Interview with Frank Avila 

Interviewed by Andrew Oak on Sunday, November 3rd, 2002

BIOGRAPHICAL SKETCH: 

Frank Avila is age 29 and is originally from New Orleans, Louisiana. At the time of the interview he lived in Burlington, North Carolina, and worked at LabCorp as a lab technician. He was diagnosed at age three with Cystic Fibrosis.  He received a double lung transplant, and later a kidney transplant due to complications related to his anti-rejection medicine, prednisone. He received his double lung transplant at UNC-Chapel Hill in 1995 and is currently living his 7th year post transplant. He received one of his fatherís kidneys in 1997.

Excerpts from Transcript

Excerpt 1 | Excerpt 2 | Excerpt 3 | Excerpt 4 | Excerpt 5

Excerpt 1

 

Background: 

In this excerpt Frank discusses his response to being asked how he felt having Cystic Fibrosis affected his experiences growing up.

 

Excerpt:

It made me grow up a lot quicker, because you pretty much have to take care of yourself. You have your family, you have your friends, but pretty much itís up to if you want to take care of yourself or not. You kind of look at things a lot differently than other people. You donít takeÖ well breathing for instance; you donít take that for granted. One day youíre having a hard time breathing, and the next day itís fine, so itís a lot of little different things. But for the most part you take it one day at a time.

 

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Excerpt 2

 

Background: 

In this excerpt Frank is responding to being asked how he coped with having Cystic Fibrosis, both as a child and now after receiving a transplant.

 

Excerpt:

Itís not easy, but at the same time is a lot better than it was before. Before you just did what you had to do. It was tough because there were some days that you didnít want to do anything. Youíre just like, ďScrew it. I donít care anymore and what happens, happens,Ē but at the same time youíre like, ďWell, Iím doing this and Iím doing that,Ē and you want to accomplish your dreams and your goals. So thatís pretty much what kept me going. And thatís a lot of the reason why I did the transplant. Where there is so much stuff that I wanted to do that I wasnít ready to say, ďOk, I am finished. I donít care anymore.Ē Now it's just making sure that I stay healthy or making sure that I can do what I want to do and try to achieve some of those goals.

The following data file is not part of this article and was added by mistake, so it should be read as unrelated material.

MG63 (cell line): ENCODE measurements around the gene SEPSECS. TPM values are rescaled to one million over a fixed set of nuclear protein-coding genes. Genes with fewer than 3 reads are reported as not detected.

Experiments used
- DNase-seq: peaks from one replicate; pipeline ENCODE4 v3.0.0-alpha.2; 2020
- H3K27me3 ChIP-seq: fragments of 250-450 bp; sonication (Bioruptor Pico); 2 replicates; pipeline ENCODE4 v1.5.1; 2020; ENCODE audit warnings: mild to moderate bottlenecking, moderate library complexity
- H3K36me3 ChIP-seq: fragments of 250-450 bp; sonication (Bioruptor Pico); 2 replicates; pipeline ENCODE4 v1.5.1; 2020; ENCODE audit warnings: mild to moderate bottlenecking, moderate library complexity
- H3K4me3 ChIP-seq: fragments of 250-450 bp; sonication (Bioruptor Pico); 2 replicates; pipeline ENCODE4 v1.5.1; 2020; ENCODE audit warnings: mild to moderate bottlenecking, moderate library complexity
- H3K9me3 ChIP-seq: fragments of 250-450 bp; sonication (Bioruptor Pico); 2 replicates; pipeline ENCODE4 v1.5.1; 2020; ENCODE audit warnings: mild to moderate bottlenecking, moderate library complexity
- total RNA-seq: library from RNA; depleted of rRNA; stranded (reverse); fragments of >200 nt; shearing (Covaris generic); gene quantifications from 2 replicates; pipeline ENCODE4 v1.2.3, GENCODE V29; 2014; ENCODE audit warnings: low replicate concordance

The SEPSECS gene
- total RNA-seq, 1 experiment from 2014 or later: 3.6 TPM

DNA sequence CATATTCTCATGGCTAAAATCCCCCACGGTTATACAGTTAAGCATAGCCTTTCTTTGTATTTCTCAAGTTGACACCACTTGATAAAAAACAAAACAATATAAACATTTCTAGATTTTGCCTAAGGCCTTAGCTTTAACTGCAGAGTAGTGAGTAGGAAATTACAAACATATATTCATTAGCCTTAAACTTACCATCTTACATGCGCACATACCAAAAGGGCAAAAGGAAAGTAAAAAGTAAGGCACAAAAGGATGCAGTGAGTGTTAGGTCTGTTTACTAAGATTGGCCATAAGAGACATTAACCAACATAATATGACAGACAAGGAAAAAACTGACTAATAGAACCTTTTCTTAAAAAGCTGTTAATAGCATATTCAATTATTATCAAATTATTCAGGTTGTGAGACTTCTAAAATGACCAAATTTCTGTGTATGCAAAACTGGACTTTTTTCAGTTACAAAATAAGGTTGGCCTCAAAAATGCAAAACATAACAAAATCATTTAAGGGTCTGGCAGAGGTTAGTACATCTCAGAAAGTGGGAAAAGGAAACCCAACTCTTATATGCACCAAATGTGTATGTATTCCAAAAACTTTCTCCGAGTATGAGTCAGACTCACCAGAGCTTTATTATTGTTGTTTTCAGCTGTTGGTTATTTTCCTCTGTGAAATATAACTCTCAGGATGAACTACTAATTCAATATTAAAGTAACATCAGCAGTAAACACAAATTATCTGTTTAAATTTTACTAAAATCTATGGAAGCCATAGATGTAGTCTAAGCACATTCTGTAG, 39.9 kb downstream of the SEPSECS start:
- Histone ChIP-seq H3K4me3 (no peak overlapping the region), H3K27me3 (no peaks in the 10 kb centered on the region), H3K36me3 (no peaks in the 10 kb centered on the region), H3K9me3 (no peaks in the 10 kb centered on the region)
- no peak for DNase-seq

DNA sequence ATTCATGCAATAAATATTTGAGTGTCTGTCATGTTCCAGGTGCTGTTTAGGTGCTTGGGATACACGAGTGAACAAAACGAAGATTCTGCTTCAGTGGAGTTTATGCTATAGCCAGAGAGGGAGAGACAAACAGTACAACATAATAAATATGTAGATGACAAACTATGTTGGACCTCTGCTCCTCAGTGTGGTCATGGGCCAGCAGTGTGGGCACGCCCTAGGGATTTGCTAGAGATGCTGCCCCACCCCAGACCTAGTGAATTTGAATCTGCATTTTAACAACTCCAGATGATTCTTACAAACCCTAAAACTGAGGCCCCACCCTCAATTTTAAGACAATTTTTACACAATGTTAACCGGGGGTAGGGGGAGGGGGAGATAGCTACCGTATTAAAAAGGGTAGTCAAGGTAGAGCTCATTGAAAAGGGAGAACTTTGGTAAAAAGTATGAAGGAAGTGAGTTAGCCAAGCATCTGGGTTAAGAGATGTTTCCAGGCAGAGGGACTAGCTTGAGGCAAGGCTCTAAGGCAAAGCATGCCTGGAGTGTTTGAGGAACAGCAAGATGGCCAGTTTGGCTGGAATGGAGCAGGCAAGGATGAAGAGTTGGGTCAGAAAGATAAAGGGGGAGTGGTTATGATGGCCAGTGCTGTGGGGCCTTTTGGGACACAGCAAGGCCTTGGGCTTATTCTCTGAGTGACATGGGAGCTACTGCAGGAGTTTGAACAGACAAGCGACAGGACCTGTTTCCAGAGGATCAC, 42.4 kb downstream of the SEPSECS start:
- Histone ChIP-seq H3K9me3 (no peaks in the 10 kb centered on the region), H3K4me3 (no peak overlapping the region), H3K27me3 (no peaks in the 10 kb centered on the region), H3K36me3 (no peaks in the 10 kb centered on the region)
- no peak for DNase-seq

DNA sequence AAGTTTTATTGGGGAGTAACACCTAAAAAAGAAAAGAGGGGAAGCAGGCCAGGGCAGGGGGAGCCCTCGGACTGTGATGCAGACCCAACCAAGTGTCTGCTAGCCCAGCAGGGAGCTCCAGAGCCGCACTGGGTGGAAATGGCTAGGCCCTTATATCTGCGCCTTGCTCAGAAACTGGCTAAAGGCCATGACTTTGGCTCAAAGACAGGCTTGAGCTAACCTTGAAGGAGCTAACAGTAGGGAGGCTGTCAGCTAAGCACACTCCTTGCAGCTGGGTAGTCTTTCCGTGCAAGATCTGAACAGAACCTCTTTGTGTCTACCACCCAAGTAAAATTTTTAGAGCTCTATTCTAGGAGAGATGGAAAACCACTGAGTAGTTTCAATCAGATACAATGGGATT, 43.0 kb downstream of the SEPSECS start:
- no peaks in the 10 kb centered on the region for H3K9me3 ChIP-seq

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Excerpt 3

 

Background: 

In this excerpt Frank is discussing how life is different now compared to before the transplant.

 

Excerpt:

I guess now Iím more, if you want to say, ďfree.Ē Youíre not tied down to making sure that you get your treatments done. Youíre not tied down to making sure that youíre not doing something that could harm you. I mean you still got to worry for that, but before I had to make sure I did this, I had to make sure I did that. Now itís more like, you wake up, you get dressed, you get ready for work, and you go. Before it was like, ďOkay, I get up, got to do this, I got to do that,Ē and then I can get ready for whatever reason and I can go. But at the same time Iíve had to make sure that I had everything that I needed just in case that something would happen. You start taking things a little bit more for granted now. The fact that I can breathe without even hesitating or without even losing my breath makes itÖ you kind of forget that, ďHey, five years ago you had a hard time breathing. That you were on six liters of oxygen all the time.Ē So now you got to step back and remember where you were before.

 

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Excerpt 4

 

Background: 

In this excerpt Frank is responding to a question about what he would say to someone who is thinking of receiving a transplant.

 

Excerpt:

I would tell them to go for it. Thereís so much out there to do that it's worth it. Itís definitely worth it. Itís hard; itís not easy. Thereís going to be those days where you wish you didnít do it or there are those days that you donít want to do it. And thereís days that you canít take it no more, that youíre not going to wait anymore, but in the long run itís definitely worth it. Youíre not fighting anymore to breathe. Youíre not fighting anymore to walk down the street. Youíre not fighting anymore to just get out of bed. Before you couldnít even walk down the street without losing your breath, or even walking to the car, without losing your breath. So to be able to get up and not have to worry about breathing, itís definitely worth it.

 

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Excerpt 5

 

Background: 

In this excerpt Frank is talking about the shortage of organ donors and how the huge need for organs.

 

Excerpt:

There definitely needs to be a lot more awareness because thereís not enough. Itís hard to deal with when your family gets called in (and theyíre saying), ďYour loved one or whoever, you might possibly die. Weíd like to know if you want to be an organ donor.Ē Well you donít really want to deal with that at that time so there has to be, I think, more reasons why there needs to be organ donors. Show the success stories of people that have had it. Show what they have done; show that they have made benefit of what somebody else was able to do.

 

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For more information, contact Dr. Mary Jo Festle, Associate Professor of History at Elon University.

Email: festle@elon.edu

This page last updated 11/24/02